Sunday, June 02, 2024

Garin Cycholl, ) prairie d

I’m intrigued by this new collection, the first I’ve seen, by Chicago poet Garin Cycholl, a collection the title of which is structured as


and produced in 2024 through Buffalo publisher BlazeVOX. According to Cycholl’s author biography, “prairie)d is the last volume among his Illinois poems, which include Blue Mound to 161, Hostile Witness, and The Bonegatherer. Together as ‘local epic,’ these book-length poems play with aspects of memory, myth, and place.” I’m fascinated by the suggestion of this quartet-suite of collections that collect into a single project. The multiple-book length poetry structure is something that doesn’t often occur often throughout contemporary poetry, although one could point to bpNichol’s The Martyrology, Robert Kroetsch’s “Field Notes,” Dennis Cooley’s “Love in a Dry Land” [see my review of one of such here], Erín Moure’s trilogy around the citizen [see my review of the third in this trio here], Steven Ross Smith’s fluttertongue, Bruce Whiteman’s The Invisible World Is in Decline, or Craig Santos Perez’s ongoing “from unincorporated territory” project [see my review of the fifth collection in this sequence here]. Some ideas are too big to contain, one might say, within the bounds of a single volume, and present themselves as not simply “a body of ongoing work” but a project across multiple books.

Through my own reading, I can see physical and structural elements in Cycholl’s prairie)d of that ‘prairie vernacular’ of Winnipeg poet Dennis Cooley (interesting, also, that Cooley provided a blurb for the back cover) [see my review of Cooley’s latest here], but one composed across a straighter line; or even echoes of Andrew Suknaski, Sid Marty or Barry McKinnon’s classic I Wanted To Say Something (1975), unaware as I am of those American counterparts of the same period that could have provided (for as much as I’m aware) a more direct influence upon this project (or simply Cycholl’s work more broadly). There is an opening of the field to these poems, one anchored in those early prairie explorations of lyric examination across the long poem, providing a narrative fragmentation but relative straightforward earnestness. The poems exist as gestures across the expanse of white, exploring the landscape of the American Midwest. “American runs as the / creek does—a ditch / into a wide, muddy / spot just west of town,” he writes, as part of the poem “Oblivion).” Throughout, Cycholl writes on Robert Frost and Michigan’s edge, the Environmental Protection Agency and the Mississippi basin, American biologist Tyrone B. Hayes and hip waders, offering a walk through storytelling that runs into a gallop, writing descriptive lines that run endless across the horizon. “my memory / in these frogs— / the sour, milky /chemicals pas- / sing thru them / and the waters / passing thru me,” he writes, further on in the same poem, “(if every prairie is a return [.]” While one might think it is hard to see the forest for the trees, this fourth in a quartet exists as an intriguing stand-alone, clearly a love song to a landscape and geography, writing across its gains and losses, failures and potential losses to come through environmental and climate crises. “I sing to you from the exile of waters,” the poem “Zeke’s song” begins, “this city, Old Earth’s vengeance for Eden; / what this place was originally, and still is, / northern [.]” Or, as the opening stretch, titled “PRAIRIE,” that begins:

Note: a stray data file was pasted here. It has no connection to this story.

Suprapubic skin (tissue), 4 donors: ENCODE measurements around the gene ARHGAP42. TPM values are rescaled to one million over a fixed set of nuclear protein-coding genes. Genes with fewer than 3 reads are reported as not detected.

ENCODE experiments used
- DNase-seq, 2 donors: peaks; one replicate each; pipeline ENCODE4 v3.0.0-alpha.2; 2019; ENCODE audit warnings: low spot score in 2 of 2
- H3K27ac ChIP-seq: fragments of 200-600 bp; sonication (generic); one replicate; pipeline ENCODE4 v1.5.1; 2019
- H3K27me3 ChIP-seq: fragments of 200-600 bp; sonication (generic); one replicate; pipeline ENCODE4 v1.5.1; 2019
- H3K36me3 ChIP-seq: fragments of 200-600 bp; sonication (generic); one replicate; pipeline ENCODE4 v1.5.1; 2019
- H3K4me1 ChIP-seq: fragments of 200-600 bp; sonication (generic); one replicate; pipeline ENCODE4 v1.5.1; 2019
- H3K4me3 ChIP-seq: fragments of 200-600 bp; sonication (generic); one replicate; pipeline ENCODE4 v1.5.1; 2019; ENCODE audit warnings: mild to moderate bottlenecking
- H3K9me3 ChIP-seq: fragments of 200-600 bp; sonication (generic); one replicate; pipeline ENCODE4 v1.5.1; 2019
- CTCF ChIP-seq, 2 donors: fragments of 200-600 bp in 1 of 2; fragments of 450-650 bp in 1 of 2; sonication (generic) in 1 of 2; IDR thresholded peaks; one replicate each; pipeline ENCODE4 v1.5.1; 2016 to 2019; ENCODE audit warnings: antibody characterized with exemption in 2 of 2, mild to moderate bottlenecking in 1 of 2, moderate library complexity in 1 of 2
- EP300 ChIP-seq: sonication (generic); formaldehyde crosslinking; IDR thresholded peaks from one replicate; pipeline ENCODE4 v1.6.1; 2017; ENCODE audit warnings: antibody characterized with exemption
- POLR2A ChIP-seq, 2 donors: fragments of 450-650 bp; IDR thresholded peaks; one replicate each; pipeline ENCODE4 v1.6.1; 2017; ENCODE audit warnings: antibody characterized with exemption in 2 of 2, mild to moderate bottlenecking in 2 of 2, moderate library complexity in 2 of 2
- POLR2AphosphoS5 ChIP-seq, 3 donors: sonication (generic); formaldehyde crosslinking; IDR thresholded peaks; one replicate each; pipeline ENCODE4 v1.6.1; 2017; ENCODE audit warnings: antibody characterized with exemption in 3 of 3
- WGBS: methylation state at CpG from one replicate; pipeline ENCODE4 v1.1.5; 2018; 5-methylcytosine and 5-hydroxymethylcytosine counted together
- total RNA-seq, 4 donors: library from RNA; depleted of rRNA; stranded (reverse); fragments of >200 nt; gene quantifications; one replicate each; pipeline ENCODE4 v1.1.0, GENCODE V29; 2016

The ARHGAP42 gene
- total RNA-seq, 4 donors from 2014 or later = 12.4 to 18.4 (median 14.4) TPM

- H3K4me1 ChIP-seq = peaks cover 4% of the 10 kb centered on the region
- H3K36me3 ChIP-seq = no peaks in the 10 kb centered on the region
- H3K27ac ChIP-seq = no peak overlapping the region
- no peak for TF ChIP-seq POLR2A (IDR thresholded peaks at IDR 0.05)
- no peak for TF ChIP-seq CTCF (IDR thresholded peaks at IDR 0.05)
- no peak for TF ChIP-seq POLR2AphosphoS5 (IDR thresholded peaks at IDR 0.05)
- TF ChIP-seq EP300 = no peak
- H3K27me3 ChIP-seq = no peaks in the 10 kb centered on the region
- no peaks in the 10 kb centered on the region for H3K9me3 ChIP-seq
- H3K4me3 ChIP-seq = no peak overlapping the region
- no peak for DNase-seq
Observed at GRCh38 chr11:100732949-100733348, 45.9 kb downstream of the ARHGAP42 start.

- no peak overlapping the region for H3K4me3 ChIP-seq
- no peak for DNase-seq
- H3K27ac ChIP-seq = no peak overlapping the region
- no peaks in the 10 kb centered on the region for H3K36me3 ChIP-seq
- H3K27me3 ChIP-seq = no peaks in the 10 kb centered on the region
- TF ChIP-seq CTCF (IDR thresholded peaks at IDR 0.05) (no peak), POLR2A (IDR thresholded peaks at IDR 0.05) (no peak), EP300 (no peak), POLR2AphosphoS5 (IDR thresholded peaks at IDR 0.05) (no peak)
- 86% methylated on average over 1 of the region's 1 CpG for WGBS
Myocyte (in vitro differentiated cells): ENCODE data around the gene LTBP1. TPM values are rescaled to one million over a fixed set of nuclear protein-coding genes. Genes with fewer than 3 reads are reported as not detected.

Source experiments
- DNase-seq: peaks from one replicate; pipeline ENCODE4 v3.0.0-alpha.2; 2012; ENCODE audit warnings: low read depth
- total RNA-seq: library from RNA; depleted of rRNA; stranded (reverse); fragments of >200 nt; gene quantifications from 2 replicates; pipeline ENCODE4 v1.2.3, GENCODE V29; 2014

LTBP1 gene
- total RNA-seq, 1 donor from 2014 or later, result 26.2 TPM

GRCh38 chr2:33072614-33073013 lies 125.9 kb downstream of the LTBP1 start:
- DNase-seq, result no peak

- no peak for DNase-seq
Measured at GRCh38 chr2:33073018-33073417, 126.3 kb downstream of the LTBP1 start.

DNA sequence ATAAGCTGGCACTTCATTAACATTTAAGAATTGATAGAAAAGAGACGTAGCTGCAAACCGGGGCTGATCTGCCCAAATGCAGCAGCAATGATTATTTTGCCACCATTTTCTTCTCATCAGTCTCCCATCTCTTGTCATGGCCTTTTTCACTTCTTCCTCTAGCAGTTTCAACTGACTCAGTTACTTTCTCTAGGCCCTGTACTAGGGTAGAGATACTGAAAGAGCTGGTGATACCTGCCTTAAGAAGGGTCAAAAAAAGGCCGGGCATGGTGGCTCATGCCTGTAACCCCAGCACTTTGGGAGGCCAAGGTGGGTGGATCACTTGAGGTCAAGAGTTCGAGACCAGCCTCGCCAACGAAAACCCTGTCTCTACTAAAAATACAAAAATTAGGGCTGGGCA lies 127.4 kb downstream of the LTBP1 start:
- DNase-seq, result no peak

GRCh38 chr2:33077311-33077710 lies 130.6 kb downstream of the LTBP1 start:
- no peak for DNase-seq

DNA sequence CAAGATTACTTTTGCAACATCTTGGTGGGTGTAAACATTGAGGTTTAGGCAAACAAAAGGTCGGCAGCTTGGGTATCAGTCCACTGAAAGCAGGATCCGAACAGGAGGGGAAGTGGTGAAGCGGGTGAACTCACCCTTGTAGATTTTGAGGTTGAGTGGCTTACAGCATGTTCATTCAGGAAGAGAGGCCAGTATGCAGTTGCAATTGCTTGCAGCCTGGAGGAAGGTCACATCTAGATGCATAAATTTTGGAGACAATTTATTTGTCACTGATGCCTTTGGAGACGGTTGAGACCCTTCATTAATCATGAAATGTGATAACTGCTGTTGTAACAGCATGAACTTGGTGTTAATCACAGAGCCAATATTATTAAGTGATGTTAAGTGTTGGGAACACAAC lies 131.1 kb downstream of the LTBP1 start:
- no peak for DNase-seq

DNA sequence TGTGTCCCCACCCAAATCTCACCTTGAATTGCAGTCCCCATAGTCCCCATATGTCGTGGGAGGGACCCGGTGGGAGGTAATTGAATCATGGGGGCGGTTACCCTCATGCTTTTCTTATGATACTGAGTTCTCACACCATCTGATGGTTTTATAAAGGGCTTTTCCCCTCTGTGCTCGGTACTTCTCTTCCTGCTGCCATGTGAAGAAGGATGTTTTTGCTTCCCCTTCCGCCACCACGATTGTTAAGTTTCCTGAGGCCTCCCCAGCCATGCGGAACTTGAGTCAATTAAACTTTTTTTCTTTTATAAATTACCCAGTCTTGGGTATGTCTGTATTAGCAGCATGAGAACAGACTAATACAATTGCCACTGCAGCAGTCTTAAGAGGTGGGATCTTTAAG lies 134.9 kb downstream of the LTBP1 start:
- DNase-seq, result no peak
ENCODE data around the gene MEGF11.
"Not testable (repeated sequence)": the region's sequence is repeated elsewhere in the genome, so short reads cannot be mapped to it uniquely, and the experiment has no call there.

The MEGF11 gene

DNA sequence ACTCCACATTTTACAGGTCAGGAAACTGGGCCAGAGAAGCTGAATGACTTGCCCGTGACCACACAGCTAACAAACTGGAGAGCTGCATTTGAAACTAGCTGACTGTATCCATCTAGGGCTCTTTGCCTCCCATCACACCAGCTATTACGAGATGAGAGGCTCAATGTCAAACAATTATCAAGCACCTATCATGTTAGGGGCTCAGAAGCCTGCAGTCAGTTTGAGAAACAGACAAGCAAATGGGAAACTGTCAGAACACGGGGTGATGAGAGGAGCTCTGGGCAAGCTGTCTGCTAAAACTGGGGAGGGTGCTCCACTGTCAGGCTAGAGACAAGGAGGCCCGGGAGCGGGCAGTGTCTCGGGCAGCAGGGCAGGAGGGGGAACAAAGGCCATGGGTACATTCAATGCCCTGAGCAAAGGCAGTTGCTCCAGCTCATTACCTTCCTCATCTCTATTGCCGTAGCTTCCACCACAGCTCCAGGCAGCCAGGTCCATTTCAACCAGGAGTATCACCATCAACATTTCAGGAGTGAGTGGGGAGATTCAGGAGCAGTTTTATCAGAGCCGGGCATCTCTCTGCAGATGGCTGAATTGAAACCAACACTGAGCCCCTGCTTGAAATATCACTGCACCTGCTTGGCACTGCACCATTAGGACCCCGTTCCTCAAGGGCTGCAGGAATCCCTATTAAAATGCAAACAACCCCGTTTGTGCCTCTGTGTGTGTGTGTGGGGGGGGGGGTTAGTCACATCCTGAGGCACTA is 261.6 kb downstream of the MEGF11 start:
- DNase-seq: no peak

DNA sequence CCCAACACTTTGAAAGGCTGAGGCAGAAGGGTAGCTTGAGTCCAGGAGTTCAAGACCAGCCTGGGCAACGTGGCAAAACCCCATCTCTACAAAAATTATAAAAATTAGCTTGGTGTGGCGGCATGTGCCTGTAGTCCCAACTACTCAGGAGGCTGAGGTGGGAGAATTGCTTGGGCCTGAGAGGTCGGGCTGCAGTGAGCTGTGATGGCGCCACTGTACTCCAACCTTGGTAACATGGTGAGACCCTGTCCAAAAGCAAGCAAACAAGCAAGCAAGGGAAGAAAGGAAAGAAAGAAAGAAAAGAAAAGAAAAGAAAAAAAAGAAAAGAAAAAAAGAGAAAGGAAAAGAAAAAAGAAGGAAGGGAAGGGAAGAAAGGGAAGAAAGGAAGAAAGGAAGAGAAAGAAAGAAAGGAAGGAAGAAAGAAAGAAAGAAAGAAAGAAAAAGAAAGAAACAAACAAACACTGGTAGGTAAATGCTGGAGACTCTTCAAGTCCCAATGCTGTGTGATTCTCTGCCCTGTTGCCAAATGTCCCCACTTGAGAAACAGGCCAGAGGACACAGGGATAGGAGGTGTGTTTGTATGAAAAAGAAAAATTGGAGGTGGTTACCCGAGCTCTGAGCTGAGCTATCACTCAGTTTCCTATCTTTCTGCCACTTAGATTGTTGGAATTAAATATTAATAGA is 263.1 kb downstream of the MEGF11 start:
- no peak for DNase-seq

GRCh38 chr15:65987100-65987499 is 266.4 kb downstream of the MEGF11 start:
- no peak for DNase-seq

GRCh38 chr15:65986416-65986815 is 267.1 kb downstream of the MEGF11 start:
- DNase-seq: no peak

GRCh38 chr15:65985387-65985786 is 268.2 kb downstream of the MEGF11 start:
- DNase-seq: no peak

(my body)

is a

journey a couple of


            from here

I is the poet of the plain;
the poet of standing waters,
of lungs gone to seed, of
ancient seepage

but as the song gets
closer to me, it
loses place

collapses under the eye’s
weight into a fistful of
smokestacks, a waterless
tower, five drums tagged


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